“The brain is like a super-computer”

True, but not entirely. An electronic computer, no matter how advanced, is indifferent to its environment. An individual’s performance, on the contrary, is more or less linked to the context in which he or she operates.

We’ve already talked about this subject in previous articles: design and well-being are interdependent and well-being influences productivity. Now more than ever, after months and months of remote working, it’s important to have working environments that make people feel comfortable.

This isn’t just a question of logistical issues, such as sufficient space to move around in or air quality, but a broader reasoning.

The psychological consequences of the working environment

We need to consider four macro-areas, which are the result of in-depth scientific studies that were highlighted in a recent NewScientist magazine: belonging signals, identity signals, sense of possession and sense of control.

Environmental belonging develops from all those elements that make it clear whether one is welcome in a place. Not as an individual, but as part of a category of people. We are talking about stereotypes, which can be related to gender, culture, job tasks and so on.

These stereotypes don’t have to be eliminated, as demonstrated by Sapna Cheryan’s studies (Professor at Washington University), but diversified according to the team’s characteristics. Once again we are therefore faced with a behavioural-based approach.

As we move from a broader context (the office) to a narrower one (the workplace), we come into contact with identity signals. These are the ones that shape our figure in relation to the environment in which we find ourselves, to help us express ourselves at our best: in the office as workers, at school as students etc. The examples can be multiple, as many as the activities we perform on a daily basis.

According to studies by psychologist Daphna Oyserman (South California University) our sense of identity is influenced by the objects that surround us because they reinforce the role we play in a given context.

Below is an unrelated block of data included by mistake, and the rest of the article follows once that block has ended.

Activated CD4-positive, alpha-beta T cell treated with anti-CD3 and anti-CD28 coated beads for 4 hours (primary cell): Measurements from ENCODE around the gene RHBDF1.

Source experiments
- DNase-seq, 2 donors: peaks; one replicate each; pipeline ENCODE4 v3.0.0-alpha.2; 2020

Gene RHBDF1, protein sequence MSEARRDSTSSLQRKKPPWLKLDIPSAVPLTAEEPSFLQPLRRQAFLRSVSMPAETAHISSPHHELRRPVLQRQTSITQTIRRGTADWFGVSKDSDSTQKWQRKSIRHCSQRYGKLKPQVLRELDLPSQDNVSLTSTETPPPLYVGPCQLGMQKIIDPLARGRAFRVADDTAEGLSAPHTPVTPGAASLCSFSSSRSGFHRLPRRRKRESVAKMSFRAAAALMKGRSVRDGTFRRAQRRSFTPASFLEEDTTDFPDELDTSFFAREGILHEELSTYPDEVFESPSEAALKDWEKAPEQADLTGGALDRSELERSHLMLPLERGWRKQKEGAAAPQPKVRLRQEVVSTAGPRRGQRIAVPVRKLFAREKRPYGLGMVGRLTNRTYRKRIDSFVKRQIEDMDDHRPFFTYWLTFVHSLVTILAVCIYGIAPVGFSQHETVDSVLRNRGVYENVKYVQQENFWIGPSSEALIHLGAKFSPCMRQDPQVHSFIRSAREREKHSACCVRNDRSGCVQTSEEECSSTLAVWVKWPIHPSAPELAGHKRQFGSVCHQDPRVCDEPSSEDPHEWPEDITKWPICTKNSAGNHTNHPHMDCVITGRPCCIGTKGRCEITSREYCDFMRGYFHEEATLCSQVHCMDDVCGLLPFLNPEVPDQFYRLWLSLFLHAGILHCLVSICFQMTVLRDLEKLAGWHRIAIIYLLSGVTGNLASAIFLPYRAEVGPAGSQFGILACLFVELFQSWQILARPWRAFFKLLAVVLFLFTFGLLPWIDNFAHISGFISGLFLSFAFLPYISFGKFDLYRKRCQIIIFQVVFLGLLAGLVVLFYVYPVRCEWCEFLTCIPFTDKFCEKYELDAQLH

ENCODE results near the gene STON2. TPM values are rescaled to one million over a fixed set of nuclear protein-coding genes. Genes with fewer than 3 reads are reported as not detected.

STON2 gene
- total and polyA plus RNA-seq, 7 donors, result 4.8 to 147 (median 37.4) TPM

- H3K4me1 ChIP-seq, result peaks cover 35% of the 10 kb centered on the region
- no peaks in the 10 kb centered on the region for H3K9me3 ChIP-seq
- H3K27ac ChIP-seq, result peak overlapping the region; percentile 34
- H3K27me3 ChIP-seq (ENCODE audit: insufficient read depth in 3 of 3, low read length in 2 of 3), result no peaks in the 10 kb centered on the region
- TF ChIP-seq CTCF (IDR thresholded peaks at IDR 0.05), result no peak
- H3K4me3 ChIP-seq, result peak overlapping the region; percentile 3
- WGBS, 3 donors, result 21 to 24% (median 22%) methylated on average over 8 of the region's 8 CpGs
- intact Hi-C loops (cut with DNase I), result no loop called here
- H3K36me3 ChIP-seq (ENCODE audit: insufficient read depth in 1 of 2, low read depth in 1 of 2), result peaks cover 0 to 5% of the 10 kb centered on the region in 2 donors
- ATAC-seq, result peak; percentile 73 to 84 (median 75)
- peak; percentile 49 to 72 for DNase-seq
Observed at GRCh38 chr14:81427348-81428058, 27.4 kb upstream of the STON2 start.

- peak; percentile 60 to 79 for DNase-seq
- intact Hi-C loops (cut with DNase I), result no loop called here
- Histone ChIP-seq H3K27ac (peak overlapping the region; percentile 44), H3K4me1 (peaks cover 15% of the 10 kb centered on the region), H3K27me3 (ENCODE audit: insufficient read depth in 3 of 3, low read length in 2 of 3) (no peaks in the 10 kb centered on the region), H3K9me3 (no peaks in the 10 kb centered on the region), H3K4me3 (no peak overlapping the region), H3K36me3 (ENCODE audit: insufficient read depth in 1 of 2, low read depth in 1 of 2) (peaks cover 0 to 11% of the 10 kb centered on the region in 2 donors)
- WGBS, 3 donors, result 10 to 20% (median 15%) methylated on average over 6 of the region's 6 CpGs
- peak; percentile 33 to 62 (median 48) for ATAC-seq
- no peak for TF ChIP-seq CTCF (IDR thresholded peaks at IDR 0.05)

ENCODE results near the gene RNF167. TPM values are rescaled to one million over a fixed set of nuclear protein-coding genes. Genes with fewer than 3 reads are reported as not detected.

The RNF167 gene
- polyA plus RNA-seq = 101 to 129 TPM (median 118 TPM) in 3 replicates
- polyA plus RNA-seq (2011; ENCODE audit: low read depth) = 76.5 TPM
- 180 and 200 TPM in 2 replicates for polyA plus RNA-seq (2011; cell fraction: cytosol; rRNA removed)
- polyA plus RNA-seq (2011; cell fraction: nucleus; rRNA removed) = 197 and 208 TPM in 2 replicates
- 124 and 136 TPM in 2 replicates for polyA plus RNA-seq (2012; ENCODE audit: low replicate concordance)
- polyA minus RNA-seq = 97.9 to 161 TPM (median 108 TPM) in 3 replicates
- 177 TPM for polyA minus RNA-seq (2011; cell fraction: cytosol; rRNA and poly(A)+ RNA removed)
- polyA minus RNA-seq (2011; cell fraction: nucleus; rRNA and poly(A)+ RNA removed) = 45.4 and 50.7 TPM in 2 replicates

Objects are also at the heart of the third macro-area: the sense of possession. According to Benjamin Meagher (Hope College in Michigan) when we occupy a space with “our things” we incorporate useful information from the environment which helps us to concentrate better and act according to a routine. A bit like playing on home ground in a sporting event.

This connects us to a sense of control: whether it’s a workstation or a room, organising your workplace according to your needs makes you more productive. Specifically 15% more productive than usual, according to a research by psychologists Craig Knight (Exeter University) and Alex Haslam (Queensland University).


How can we harness this awareness?

Understanding the environment’s influence on the individual is a key starting point, because it makes the importance of workplace design increasingly clear.

We need to take this moment of return to the office to rethink spaces and optimise them with people in mind, with the aim of creating a sense of belonging to the space that surrounds us.

The awareness that revolves around having new privacy and mental wellbeing dedicated spaces within open offices, choosing noise absorbing materials to encourage concentration or using furnishings that are reminiscent of the home environment are signs that meet these needs.

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